The measles outbreak in the United States has reached new heights, marking the second-greatest number of measles cases reported in the country since the disease was eliminated in 2000.
Measles In The United States
In the three-month period from Jan. 1 to March 28, there have been 387 individual cases of measles confirmed in the country, according to the U.S. Centers for Disease Control and Prevention.
The highest number of reported measles cases since 2000 occurred in 2014.
States with confirmed measles cases are Arizona, California, Colorado, Connecticut, Georgia, Illinois, Kentucky, Michigan, Missouri, New Hampshire, New Jersey, New York, Oregon, Texas, and Washington.
Six outbreaks are ongoing in Rockland County in the state of New York, New York City, Washington, Santa Cruz County and Butte County in California, and New Jersey. Outbreaks are classified in areas with three or more cases of the contagious disease.
These outbreaks have been traced back to travelers who visited countries with ongoing measles outbreaks including Israel, the Philippines, and Ukraine.
Experts Stress Importance Of Vaccination
Measles is an extremely contagious viral disease that's spread in the air.
CDC recommends the MMR vaccine, which protects an individual against three different diseases: measles, mumps, and rubella. The vaccine is completely safe and effective with a single dose being about 93 percent effective in measles prevention and two doses being 97 percent effective.
Before the measles vaccination program began in 1963, 3 to 4 million people get measles every year in the United States. Since the measles vaccine was introduced, there have been an over 99 percent decrease in measles cases in the country.
However, unvaccinated people still run the risk of contracting measles from either traveling or contact with a traveler who picked up the infection from another country where measles may still be common.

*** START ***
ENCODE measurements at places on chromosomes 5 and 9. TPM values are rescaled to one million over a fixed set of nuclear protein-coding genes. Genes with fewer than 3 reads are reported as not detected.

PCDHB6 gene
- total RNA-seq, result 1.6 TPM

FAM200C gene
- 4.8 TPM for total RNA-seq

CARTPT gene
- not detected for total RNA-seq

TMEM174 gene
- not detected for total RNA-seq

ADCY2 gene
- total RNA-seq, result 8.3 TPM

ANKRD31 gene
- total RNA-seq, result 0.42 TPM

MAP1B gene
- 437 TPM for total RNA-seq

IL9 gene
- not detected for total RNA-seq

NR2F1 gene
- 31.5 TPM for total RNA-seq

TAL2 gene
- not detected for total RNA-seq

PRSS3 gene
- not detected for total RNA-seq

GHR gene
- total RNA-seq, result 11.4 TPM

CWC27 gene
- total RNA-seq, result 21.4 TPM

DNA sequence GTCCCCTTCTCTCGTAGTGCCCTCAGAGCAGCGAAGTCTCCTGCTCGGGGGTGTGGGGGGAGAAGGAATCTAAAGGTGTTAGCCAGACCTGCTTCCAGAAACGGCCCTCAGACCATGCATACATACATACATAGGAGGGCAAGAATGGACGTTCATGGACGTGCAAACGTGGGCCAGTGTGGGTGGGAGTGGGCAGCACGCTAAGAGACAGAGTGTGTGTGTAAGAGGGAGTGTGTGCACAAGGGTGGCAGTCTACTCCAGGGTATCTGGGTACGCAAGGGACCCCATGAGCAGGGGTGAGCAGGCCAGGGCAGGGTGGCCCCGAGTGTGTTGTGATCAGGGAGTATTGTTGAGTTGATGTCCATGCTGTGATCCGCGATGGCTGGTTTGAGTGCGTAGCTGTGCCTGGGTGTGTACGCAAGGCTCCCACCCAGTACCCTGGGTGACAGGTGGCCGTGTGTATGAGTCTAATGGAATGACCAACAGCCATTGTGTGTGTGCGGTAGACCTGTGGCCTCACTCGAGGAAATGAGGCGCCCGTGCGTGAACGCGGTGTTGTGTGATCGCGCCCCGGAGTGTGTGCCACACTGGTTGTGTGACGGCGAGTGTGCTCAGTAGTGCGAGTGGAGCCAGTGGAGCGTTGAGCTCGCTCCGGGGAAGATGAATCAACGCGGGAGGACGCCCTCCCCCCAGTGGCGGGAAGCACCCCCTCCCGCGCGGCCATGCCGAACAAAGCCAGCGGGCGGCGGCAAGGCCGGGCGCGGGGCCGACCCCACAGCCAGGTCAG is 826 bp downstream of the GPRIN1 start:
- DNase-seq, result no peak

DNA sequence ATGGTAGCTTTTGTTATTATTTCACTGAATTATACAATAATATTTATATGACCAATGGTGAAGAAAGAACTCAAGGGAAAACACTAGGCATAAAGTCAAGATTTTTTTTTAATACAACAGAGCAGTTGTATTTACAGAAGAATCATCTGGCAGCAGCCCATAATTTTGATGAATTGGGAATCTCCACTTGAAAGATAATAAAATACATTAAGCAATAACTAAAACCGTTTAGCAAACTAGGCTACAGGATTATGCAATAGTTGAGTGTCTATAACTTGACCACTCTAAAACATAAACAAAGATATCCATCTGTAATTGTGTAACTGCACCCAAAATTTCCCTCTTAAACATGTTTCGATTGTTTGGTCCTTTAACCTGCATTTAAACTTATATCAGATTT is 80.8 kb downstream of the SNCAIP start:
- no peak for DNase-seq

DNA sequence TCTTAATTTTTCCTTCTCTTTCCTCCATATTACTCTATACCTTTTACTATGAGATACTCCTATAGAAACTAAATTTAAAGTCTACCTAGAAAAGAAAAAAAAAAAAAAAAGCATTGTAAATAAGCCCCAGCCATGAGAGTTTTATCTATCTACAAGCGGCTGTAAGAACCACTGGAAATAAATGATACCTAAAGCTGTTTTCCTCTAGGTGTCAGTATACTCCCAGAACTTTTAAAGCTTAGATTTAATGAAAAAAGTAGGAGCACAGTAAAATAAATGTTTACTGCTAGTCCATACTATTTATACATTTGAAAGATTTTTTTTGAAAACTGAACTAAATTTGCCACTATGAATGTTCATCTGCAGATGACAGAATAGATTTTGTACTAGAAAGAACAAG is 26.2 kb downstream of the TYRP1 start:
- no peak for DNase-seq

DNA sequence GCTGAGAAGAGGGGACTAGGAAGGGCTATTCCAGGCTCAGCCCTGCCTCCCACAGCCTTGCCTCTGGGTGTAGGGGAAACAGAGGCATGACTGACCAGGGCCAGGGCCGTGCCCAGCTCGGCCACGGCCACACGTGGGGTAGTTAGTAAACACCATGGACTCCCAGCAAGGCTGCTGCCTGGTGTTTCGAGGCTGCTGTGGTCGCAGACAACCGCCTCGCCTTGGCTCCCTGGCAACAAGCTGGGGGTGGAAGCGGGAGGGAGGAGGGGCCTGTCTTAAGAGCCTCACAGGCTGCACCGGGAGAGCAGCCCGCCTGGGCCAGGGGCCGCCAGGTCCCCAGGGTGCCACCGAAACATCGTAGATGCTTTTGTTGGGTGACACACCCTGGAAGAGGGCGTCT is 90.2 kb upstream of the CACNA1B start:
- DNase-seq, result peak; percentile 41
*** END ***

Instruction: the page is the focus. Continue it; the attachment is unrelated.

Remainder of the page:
To prevent the further spread of measles, New York's Rockland County has already declared a state of emergency and banned unvaccinated minors from public spaces.
Measles, A Growing Problem All Around the World
According to NPR, there are two kinds of measles problems: vaccine inaccessibility and vaccine hesitancy.
Countries such as Madagascar and Yemen struggle with the disease due to the unavailability of vaccines, whether this is due to prices or location.
On the other end of the spectrum are wealthier countries such as the United States, Japan, and many European countries. In these places, the immunity has fallen because of people's hesitation to be vaccinated or have their children vaccinated.
Then there are countries like the Philippines, which suffers from both vaccine hesitancy and inaccessibility.
"We're going to still need to maintain population immunity for some time until we can actually get vaccination levels high all over the world, so that no one is at risk," Amesh Adalja from the Johns Hopkins University Center for Health Security tells NPR, adding that keeping numbers down is challenging because it's so contagious. "And then the anti-vaccine movement has just set that whole effort back a long way."